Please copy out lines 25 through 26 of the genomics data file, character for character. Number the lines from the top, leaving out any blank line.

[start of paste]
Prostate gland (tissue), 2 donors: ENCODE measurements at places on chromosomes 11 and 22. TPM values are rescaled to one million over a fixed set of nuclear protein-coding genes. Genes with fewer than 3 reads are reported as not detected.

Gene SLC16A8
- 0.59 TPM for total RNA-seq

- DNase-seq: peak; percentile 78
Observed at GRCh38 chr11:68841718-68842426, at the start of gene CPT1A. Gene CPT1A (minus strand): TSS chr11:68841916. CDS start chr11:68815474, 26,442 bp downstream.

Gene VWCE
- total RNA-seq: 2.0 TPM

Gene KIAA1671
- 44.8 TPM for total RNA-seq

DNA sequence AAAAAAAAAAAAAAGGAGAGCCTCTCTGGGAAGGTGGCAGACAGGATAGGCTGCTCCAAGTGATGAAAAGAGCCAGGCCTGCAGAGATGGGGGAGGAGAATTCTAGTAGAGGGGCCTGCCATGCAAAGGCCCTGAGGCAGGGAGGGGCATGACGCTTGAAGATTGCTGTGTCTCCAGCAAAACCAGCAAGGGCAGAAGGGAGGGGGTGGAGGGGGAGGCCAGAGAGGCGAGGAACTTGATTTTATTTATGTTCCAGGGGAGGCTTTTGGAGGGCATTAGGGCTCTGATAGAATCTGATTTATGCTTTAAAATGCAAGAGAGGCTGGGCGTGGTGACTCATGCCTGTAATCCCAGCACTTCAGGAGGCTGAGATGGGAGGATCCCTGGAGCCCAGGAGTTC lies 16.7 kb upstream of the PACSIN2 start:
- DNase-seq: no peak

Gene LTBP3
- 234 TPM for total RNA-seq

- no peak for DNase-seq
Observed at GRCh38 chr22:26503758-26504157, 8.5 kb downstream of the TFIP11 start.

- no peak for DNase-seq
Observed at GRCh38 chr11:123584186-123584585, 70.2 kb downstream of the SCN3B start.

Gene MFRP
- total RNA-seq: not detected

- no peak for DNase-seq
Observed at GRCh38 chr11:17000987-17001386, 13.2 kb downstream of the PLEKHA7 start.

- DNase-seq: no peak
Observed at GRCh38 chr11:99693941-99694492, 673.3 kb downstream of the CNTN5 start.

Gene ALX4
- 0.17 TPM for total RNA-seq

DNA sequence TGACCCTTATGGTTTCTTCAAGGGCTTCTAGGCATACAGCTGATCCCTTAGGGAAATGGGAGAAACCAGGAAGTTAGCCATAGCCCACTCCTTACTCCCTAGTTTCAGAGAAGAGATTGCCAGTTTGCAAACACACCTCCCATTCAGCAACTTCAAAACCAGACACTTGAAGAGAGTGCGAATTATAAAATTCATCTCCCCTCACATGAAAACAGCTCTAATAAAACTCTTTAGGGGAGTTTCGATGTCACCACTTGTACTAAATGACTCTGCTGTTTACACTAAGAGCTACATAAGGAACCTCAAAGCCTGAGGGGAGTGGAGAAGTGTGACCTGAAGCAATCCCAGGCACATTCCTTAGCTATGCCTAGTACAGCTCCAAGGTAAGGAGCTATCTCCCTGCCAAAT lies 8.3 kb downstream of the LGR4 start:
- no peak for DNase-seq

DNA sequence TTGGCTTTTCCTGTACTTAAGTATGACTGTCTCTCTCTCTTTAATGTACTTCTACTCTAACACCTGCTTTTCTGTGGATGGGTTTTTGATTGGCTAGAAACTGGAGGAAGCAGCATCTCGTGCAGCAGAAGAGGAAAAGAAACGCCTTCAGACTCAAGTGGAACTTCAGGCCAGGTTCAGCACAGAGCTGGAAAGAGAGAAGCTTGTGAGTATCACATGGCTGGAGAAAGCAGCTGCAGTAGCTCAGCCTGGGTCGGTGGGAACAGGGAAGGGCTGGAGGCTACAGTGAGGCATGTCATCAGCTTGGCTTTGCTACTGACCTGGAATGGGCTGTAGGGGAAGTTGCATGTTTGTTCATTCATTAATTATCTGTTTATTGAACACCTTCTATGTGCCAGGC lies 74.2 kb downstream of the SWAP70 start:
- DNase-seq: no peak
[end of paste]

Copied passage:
- 0.17 TPM for total RNA-seq

DNA sequence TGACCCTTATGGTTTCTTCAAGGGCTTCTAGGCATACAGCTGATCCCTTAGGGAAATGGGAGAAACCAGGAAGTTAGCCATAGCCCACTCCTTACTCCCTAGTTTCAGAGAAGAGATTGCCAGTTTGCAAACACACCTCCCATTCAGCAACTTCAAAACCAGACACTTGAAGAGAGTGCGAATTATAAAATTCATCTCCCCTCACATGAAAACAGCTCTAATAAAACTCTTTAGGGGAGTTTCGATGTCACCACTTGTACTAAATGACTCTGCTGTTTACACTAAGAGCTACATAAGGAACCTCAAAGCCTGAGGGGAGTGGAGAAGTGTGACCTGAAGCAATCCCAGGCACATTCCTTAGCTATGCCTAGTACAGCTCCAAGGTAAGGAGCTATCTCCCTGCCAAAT lies 8.3 kb downstream of the LGR4 start: